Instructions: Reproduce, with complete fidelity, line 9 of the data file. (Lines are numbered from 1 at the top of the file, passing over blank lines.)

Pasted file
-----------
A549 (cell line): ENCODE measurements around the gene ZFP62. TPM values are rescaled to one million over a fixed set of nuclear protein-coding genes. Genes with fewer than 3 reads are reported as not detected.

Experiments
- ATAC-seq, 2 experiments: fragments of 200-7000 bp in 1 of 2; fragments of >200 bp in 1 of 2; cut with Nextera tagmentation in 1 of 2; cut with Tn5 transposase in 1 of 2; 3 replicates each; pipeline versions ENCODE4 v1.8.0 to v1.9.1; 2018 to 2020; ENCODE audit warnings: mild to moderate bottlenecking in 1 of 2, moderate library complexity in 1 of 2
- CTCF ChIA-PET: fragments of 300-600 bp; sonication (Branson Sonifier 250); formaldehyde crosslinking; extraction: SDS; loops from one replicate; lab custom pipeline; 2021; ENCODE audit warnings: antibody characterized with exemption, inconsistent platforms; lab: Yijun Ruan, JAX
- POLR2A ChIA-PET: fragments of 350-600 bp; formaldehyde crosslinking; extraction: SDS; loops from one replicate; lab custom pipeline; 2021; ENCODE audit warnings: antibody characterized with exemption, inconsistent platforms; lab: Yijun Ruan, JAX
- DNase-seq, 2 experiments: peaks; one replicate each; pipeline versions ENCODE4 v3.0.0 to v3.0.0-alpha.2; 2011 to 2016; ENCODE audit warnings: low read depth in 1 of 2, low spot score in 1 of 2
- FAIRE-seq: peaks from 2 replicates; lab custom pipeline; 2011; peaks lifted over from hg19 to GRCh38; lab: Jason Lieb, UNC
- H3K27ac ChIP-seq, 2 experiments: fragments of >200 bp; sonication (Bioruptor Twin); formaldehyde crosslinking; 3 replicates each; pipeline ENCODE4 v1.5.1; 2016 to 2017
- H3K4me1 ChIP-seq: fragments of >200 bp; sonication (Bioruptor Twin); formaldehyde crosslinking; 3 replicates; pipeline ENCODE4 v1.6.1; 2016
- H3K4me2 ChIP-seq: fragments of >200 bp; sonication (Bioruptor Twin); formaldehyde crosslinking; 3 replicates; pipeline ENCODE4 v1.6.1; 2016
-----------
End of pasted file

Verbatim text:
- H3K4me1 ChIP-seq: fragments of >200 bp; sonication (Bioruptor Twin); formaldehyde crosslinking; 3 replicates; pipeline ENCODE4 v1.6.1; 2016